A 99 percent 15-second SAT%? T.J. Oshie may well be a bit of a honeybadger, as he signficantly out-performed his Blues teammates following wins (that 99 percent, by the way, was the third-best number in the League last season, trailing only Kings linemates Anze Kopitar and Marian Gaborik), though his numbers following lost draws didn't stand out (nor did his numbers on other face-offs, win or lose).

So far, so good - throw the top line out there for offensive-zone draws, with Oshie or Wilson on the right side and Alzner and Niskanen on the blueline. On to the neutral zone, where all four ranges are interesting enough to look at (click on any of these images to enlarge them, by the way):


One player beats the team average in all four of these metrics and, in fact, is the only player to do so in all 12 of these stats - ladies and gentlemen, Nicklas Backstrom. Ovechkin also grades out well here, but so do a pair of speedy wingers/centers in Burakovsky and Marcus Johansson. Conceptually, this makes sense, as they're two of the Caps' better forwards through the neutral zone and in terms of gaining the offensive zone with possession. They were very good together last year (more here), and have been reunited early in camp this yearskating with new wing Justin Williams... whose all-around puck possession game looked particularly good in the neutral zone last year (no need to adjust your monitor - the Kings' color palette makes this look like a graphic from 1941, but it's not):


Cool - there's a trio for neutral-zone draws. There's no obvious defensive-pairing to use here, but logic would dictate that this would be a good spot for Schmidt and Dmitry Orlov, both because of their respective skill sets (ability to move the puck, etc.), and because you probably wouldn't want them out there for defensive-zone draws in the event of a loss and they're probably not likely to add a ton on offensive-zone wins (though the further they start from Braden Holtby, the better, perhaps). Flip them with the Niskanen pair at times if they're up, but neutral-zone starts could be a good deployment option for the duo.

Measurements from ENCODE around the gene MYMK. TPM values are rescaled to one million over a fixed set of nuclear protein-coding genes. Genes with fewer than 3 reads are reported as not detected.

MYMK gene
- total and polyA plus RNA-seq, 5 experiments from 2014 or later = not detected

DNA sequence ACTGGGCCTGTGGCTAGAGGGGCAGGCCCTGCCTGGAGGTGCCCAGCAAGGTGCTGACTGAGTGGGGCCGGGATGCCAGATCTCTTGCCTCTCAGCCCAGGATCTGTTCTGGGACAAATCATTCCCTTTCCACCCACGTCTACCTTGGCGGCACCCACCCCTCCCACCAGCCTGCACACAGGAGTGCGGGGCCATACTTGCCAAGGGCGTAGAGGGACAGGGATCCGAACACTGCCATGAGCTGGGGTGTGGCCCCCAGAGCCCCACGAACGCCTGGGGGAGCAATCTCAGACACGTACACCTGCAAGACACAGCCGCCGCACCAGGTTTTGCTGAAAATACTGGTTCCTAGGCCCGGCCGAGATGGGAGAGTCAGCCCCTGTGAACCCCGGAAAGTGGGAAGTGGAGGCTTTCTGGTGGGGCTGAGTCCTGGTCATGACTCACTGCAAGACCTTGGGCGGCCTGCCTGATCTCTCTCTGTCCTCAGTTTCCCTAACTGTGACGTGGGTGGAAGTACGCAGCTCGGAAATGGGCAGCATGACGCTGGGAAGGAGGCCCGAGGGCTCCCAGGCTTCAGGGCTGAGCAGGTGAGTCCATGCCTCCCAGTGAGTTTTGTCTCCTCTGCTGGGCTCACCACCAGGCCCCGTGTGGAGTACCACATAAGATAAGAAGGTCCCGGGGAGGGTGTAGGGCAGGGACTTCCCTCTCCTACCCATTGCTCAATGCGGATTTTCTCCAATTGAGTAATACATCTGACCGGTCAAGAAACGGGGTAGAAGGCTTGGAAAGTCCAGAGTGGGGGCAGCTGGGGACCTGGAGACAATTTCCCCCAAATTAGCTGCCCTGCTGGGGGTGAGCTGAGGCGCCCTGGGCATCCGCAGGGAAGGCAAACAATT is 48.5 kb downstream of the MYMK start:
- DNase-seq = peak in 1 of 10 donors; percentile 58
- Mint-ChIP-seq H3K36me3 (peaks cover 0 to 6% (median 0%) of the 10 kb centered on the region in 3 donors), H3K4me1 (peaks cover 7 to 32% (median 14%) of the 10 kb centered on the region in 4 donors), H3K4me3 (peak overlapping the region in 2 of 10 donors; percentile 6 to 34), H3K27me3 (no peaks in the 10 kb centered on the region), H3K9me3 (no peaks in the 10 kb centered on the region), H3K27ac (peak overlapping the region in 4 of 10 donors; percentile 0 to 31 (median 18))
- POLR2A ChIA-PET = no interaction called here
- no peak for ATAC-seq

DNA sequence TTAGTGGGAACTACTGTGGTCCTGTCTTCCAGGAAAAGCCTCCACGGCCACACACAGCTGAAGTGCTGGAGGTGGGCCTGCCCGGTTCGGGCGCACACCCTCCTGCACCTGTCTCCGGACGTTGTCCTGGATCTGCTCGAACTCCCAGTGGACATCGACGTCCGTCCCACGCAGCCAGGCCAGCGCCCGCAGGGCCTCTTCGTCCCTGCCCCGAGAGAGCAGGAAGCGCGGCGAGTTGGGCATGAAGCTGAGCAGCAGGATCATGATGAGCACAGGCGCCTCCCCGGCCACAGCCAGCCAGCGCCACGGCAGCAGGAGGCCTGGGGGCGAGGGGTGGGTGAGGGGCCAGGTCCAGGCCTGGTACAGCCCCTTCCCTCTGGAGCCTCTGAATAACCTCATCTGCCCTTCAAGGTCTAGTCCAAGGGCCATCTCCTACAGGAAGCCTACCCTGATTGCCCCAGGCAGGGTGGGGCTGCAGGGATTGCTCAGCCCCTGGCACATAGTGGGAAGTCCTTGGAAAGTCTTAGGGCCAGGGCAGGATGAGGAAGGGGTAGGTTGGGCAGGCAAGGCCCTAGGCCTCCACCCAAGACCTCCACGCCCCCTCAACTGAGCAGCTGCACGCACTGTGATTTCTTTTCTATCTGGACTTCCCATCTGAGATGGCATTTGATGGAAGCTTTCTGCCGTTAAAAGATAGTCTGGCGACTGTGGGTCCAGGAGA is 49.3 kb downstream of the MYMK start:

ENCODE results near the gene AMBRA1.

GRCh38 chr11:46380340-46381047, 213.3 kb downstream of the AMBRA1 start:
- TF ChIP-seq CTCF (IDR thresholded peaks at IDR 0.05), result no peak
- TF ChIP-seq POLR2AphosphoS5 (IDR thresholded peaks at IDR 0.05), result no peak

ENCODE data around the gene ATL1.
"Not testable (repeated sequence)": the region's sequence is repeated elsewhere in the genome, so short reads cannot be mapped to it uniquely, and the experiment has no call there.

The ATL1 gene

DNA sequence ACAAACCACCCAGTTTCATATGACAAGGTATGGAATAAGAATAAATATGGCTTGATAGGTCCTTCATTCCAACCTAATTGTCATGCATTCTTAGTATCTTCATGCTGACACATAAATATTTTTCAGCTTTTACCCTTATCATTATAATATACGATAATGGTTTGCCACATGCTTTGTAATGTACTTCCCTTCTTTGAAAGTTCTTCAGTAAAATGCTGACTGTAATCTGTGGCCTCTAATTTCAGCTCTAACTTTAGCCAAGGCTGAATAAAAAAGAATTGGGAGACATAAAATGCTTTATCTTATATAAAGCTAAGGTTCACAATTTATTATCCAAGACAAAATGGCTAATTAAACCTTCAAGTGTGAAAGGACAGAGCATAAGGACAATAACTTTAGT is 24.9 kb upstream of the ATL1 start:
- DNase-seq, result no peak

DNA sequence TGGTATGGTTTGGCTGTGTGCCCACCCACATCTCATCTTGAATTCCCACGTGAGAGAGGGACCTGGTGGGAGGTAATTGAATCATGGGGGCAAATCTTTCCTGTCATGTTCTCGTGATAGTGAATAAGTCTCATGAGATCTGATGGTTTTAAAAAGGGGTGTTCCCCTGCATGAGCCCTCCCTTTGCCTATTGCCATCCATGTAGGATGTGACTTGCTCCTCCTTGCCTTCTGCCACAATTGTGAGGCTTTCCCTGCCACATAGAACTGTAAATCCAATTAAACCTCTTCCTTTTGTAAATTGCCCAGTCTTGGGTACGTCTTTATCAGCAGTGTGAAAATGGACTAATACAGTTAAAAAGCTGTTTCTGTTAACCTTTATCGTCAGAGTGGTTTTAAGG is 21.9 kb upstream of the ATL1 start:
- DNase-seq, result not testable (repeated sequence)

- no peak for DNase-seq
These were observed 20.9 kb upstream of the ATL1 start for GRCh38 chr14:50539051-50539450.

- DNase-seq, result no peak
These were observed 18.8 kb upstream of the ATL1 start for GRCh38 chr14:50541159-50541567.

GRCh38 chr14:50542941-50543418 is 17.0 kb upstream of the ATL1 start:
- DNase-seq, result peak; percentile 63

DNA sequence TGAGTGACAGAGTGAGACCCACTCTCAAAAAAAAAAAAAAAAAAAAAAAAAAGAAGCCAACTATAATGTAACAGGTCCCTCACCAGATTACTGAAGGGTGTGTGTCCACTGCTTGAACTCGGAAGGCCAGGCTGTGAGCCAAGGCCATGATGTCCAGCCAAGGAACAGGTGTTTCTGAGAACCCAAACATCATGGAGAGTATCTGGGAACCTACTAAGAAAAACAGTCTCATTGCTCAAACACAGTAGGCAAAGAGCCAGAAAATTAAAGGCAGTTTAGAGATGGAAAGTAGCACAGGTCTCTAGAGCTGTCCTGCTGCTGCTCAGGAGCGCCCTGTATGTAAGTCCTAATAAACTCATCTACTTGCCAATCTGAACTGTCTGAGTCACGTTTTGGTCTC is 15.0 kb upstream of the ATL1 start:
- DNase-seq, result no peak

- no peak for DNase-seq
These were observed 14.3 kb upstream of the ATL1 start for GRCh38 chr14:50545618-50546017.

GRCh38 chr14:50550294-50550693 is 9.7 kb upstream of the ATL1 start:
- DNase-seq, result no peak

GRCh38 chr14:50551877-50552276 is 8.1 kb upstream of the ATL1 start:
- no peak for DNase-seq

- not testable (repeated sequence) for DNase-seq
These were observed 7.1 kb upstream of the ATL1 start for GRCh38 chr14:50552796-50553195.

That leaves the defensive-zone. By process of elimination (and knowing Trotz), this is where you'll see Orpik and Carlson, and a healthy dose of Jay Beagle and his ilk. But what do the numbers say?


The flip side of the "offensive-zone wins" coin from earlier is "defensive-zone losses," and those are fairly tightly grouped (though not nearly as tight as the OZ wins, and there are some numbers that stand out). But with the usual caveats regarding context and sample size, Michael Latta really looks good here. Beagle looks good too, and Orpik and Carlson trail Niskanen and Alzner, but not by a ton in most places. Throw Jason Chimera (or perhaps Brooks Laich) on the left side and that's probably as good a defensive-zone fourth/checking line as the Caps will be able to put together right now.

The "leftovers," then (once Backstrom is healthy), would be Kuznetsov, Wilson and Laich/Chimera (and don't forget Derek Roy). That would be a decent group to be a second choice for offensive-zone draws.

The point of this exercise isn't to suggest optimal lines or deployments - as noted, this is a small part of the game on which we've focused - but rather to present another way to look at some of these players and face-offs, and to provide some leads for further investigation to potentially leverage small advantages and address micro-level issues... the type of things that add up pretty quickly and decide games before long.